To save time, and in order to conclude our hearings today, it will be necessary for us to start.

Mr. Black, do you have a statement that you wish to make to the committee.



Mr. BLACK. Mr. Chairman, my name is Eugene R. Black. I am executive director for the United States of the International Bank for Reconstruction and Development. I have been a banker for the past 30 years and resigned as vice president of the Chase National Bank when I took my present position. During a large part of that period I was the head of the bond department of the Chase National Bank and was in charge of its investment portfolio. I was also responsible for handling the merchandising by the bank of large amounts of State, municipal, Federal land bank, Federal intermediate credit bank, and Federal home-loan bank obligations running into several billions of dollars. I have also been a special consultant to the Federal Land Bank System in connection with the refunding of about $1,500,000,000 of its bonds.

As you know, the National Advisory Council has proposed to the Congress legislation to exempt securities issued or guaranteed by the bank from the Securities Act of 1933 and the Securities Exchange Act of 1934, and also to amend the National Bank Act to permit member banks of the Federal Reserve System to deal in securities of the bank.

I should like first to discuss briefly the importance and urgency of this proposed legislation. It is important because it may well represent the difference between the bank's being able to raise adequate

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funds in the market for its lending operations and its being unable to provide sufficient funds for all the sound reconstruction and development projects which it should finance. We think the bank's bonds are the highest grade security. We believe the market is beginning to share our view. But without this legislation it is going to be extremely difficult, for purely technical reasons, for the bank to market its issues.

At this point I want to step out of my role as the United States representative on the bank and speak to you plainly and frankly as a United States citizen and Government oflicial. In that capacity I want to say this legislation is urgent from the point of view of the interests of the United States.

Congress has just enacted the Economic Cooperation Act, pursuant to which we have undertaken an enormous financial obligation in order to get western Europe back on its feet. Right now the Senate and House Appropriations Committees are considering how many billions of dollars will be required just to cover the first years' operation of the program. And each of us has a real stake in seeing that while we do the job right, we put up no more money than is absolutely necessary,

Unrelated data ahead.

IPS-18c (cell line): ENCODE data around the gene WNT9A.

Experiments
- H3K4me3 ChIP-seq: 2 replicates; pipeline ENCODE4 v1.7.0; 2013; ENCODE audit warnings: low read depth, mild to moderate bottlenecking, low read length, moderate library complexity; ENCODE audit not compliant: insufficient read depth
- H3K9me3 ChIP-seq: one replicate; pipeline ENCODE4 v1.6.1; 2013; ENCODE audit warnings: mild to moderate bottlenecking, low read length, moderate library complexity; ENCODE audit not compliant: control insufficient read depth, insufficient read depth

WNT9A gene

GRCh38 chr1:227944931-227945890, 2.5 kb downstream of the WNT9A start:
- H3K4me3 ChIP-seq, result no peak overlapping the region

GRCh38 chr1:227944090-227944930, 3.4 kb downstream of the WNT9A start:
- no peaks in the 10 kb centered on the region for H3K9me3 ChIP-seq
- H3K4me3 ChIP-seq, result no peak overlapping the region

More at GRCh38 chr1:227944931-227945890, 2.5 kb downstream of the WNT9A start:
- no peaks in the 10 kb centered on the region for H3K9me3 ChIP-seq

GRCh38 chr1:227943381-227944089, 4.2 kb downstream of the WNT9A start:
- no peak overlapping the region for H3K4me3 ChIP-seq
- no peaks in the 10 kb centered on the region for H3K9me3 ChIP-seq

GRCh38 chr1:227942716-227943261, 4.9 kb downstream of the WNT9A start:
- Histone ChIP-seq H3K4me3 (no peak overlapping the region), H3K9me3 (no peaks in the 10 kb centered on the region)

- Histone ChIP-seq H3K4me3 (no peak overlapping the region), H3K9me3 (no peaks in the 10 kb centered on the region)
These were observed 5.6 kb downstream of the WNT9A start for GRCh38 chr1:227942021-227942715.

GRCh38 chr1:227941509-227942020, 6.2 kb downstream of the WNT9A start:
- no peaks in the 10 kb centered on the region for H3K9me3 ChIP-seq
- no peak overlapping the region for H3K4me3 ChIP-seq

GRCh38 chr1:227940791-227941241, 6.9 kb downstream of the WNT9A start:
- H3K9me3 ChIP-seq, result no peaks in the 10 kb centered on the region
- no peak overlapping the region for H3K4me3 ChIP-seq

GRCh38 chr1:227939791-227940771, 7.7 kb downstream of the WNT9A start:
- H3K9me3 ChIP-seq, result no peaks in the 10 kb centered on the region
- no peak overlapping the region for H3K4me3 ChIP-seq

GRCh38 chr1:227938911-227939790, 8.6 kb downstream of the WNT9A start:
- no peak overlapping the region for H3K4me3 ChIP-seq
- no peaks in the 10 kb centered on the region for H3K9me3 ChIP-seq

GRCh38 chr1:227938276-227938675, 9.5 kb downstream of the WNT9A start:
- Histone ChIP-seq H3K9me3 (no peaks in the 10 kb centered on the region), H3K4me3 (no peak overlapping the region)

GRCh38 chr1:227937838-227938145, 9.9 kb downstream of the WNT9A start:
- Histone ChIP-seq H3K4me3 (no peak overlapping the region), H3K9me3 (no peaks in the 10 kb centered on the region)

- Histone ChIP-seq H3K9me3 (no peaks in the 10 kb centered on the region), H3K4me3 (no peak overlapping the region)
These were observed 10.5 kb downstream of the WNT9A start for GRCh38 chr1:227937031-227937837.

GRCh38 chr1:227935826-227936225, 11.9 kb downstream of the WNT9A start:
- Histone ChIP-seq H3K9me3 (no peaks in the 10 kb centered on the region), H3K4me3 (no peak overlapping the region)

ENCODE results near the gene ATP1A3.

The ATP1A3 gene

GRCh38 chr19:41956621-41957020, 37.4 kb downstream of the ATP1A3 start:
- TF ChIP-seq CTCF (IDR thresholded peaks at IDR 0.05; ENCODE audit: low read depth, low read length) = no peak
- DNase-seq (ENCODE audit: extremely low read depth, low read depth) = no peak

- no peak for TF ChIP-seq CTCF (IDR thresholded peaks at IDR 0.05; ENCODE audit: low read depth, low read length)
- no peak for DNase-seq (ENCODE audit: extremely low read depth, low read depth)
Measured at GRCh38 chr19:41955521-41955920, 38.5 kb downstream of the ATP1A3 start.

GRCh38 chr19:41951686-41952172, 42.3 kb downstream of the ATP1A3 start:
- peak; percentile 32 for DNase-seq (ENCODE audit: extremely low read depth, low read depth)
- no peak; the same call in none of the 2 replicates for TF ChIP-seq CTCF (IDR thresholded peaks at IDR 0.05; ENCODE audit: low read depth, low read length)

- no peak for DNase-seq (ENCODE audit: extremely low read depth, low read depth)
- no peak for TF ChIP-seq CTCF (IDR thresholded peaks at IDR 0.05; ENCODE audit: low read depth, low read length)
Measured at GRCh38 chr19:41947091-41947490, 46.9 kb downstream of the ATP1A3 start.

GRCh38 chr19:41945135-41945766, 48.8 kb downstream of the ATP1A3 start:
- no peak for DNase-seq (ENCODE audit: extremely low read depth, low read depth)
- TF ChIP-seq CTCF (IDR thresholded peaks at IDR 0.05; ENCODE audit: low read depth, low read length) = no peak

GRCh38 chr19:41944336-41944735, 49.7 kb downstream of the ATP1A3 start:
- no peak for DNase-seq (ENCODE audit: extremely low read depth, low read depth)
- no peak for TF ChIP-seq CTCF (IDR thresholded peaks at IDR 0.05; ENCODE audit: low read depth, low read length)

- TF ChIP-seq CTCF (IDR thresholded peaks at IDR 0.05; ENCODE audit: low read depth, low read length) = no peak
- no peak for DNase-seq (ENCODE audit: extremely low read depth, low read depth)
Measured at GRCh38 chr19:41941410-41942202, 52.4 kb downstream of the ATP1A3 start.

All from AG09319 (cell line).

It is squarely at that point that this legislation for the International Bank becomes urgent. For, as the report of the Senate Committee on Foreign Relations on the European recovery program indicates,' some part of the financing of the recovery of western Europe, particularly in the later years, can be handled by the International Bank if conditions permit. Those conditions are twofold. One, the bank has got to have the money to lend. Two, the bank has got to be convinced that its loans are sound investments.

This much is clear: To the extent that the International Bank has the funds available and can make sound businesslike loans in Europe, we are going to reduce the total amount the United States Government is going to be called upon to provide in one form or the other. You can understand therefore why it is important to all of us that these unnecessary marketing obstacles be cleared out of the bank's way immediately so that it can pitch in and do its reasonable share in financing the recovery of Europe.

I want to add one word of caution, however. Even if we get this legislation promptly, there is no guaranty the market can or will immediately be prepared to absorb an unlimited amount of our bonds. And in any event, we will not borrow any more money than we can use for constructive, sound loans. Furthermore, I don't want you to feel that with this legislation the bank can do any very substantial part of the job, particularly during the first year or so. The fact is that we can't move any faster than the economic recovery of Europe warrants, for our loans must be good loans and not just camouflaged grants. All I can say with assurance is that with this legislation removing the technical illiculties, our task will be easier.

I think it may interest the committee for me to discuss for a moment the structure of the bank, for there is considerable misconception about it. The bank, as you know, operates under Articles of Agreement drawn up at Bretton Woods. The United States became a member pursuant to the Bretton Woods Agreements Act. At present, there are 46 member governments.

1 Rept. No. 935, 80th Cong., 2d sess., pp. 51, 52,

The bank is often referred to as an $8,000,000,000 institution. Although the subscribed capital of the bank is over $8,000,000,000—it is now $8,263,100,000 to be exact-it is an unusual type of subscription. The bank does not have that amount to lend by any means.

Only 20 percent of the total subscribed capital is paid-in capital, and of this only a relatively small amount may be used for loans. The other 80 percent of the bank's capital is subject to call to meet obligations of the bank and is not available for lending. It is, therefore, in the nature of a guaranty fund for the bank's obligations.

As far as the subscription of the United States is concerned, it totals $3,175,000,000. This amount has been appropriated by an act of Congress. Only 20 percent of this amount, as I have said, or $635,000,000 can be used for loans. The remainder, $2,510,000,000, can be called by the bank to meet the bank's obligations but is not available for lending.